It was about seven days after he was born that I remember breaking down in tears in front of my mom with the phone in my hand, outstretched to her, pleading, “Please call my OB and ask her what med I can take that will help me sleep! I can’t sleep!”  My mom called and they said I could use Tylenol PM while nursing, and so I did that afternoon and slept four hours straight, the longest stretch of sleep I had gotten since having the baby. The next day my mom changed her flight so that she could stay a few extra days to help out.

I remember feeling as though my mind was starting to race uncontrollably at times during those first four weeks after my son’s birth, but somehow I was able to hide it from my husband and my parents. I wanted to be able to breastfeed my son and I knew I couldn’t do that while taking medication. So I continued to fight the racing thoughts, but they quickly caught up with me in a big way.

We had our son baptized when he was four weeks and two days old. My parents flew back into town for the ceremony, and stayed with us for that weekend. I drove them and my brother and sister-in-law to the airport on Monday morning. On Tuesday morning I had become manic to the point of psychotic, and had to be hospitalized because I refused to take medication.

I spent a week in a psychiatric facility where the doctors stabilized me using a combination of anti-psychotics, sleep medications, and the mood-stabilizer Lithium. I could not believe that I had missed out on my son’s fifth week of life. Completely.

The insomnia was the first and most prominent symptom for me. The delusions and hallucinations are a close second. I refused to eat at times. Each and every sound I hear is amplified one hundred percent. These are the symptoms that I experienced every time I had been hospitalized. Which up until that point had been twice.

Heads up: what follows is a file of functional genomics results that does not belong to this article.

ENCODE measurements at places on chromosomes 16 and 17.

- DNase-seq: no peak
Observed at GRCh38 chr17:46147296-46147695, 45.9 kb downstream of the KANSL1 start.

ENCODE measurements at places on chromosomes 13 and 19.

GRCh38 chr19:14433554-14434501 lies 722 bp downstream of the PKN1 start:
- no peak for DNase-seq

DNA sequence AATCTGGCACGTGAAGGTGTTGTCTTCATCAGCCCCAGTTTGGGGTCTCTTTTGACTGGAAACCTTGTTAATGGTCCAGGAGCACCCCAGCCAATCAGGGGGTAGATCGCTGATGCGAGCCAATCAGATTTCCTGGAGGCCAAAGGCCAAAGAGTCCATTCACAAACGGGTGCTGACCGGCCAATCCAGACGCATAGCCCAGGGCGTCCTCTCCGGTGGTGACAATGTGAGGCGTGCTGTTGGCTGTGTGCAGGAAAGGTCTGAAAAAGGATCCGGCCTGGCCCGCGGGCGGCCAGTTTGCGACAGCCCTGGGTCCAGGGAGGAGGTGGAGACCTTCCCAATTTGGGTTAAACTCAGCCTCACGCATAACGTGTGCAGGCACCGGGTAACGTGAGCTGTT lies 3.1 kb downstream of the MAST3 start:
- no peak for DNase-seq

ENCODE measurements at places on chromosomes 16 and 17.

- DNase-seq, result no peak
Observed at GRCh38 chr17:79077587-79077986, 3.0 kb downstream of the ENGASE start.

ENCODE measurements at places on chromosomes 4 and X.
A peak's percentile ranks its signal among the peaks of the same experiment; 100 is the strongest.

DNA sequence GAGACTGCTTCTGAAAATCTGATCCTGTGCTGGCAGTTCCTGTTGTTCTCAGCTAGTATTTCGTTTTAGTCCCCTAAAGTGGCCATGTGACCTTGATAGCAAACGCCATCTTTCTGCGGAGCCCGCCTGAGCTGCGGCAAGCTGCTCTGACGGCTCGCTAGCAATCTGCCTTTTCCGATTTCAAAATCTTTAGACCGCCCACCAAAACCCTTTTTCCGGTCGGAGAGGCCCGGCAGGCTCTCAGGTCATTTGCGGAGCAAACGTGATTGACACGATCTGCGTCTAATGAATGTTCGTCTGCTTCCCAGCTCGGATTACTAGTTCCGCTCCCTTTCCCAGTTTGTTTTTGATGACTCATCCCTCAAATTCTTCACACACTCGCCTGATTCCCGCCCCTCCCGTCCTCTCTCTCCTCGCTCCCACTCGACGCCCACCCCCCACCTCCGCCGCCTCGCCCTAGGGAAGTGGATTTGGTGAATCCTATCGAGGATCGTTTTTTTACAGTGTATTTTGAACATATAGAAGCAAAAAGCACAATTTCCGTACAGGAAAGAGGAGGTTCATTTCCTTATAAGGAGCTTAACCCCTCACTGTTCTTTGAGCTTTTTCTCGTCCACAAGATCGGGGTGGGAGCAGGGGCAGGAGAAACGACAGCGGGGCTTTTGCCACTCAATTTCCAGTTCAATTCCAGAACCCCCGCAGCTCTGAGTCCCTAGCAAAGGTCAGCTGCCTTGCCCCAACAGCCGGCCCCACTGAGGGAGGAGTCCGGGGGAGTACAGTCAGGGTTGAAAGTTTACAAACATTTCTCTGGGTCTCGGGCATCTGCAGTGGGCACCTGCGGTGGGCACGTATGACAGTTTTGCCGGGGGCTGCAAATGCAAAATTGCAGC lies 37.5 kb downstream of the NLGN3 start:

The common theme that I experience when I become manic to the point of psychotic is the feeling that the world is ending. Let me tell you – it has got to be the scariest feeling in the world when you are absolutely convinced that it is happening. The time I lost touch with reality after our son was born, I remember that I had been sleeping upstairs since my husband said he would take care of the baby so that I could get some rest. I woke up at some point in the middle of the night and went downstairs to find him asleep on the couch, the gas fireplace blazing, with our son snoozing peacefully on his chest. For a split-second I thought about grabbing my camera to take a picture, but I had no idea where it was or else it seemed like too much of an effort to find it, so I didn’t bother. I just woke my husband up and we went upstairs to bed, putting the baby down in the bassinet by our bedside.

A few hours later I couldn’t sleep because I kept thinking I heard the baby crying. But he wasn’t. My husband kept telling me to go back to sleep. But I couldn’t. When he woke up an hour or so later to get ready for work, he knew right away that I wasn’t right and he needed to call for help.

(To be continued…)



6 Responses to “Postpartum psychosis – how it happened to me (Part I)”

  1. LunaSunshine August 31, 2011 at 3:06 pm #

    First, OMG. Sept. 2008? I had my son in Oct. 2008! And there are so many things that I actually yelled out loud, “YES! I KNOW!”.

    “I think it’s about time that PPP gets a voice.”

    Absolutely! It is probably the worst represented mental health issue, other than schizophrenia. I think hospital staff should be better trained to recognize it. I think women should be allowed a longer stay in the hospital for observation. I think pregnant women should be at least briefed about it. Women who are at significant risk should probably be offered a psych evaluation at the six week mark. It would bring down the numbers so much and offer so much help to mothers who were just expecting “baby blues”. (What a crock!)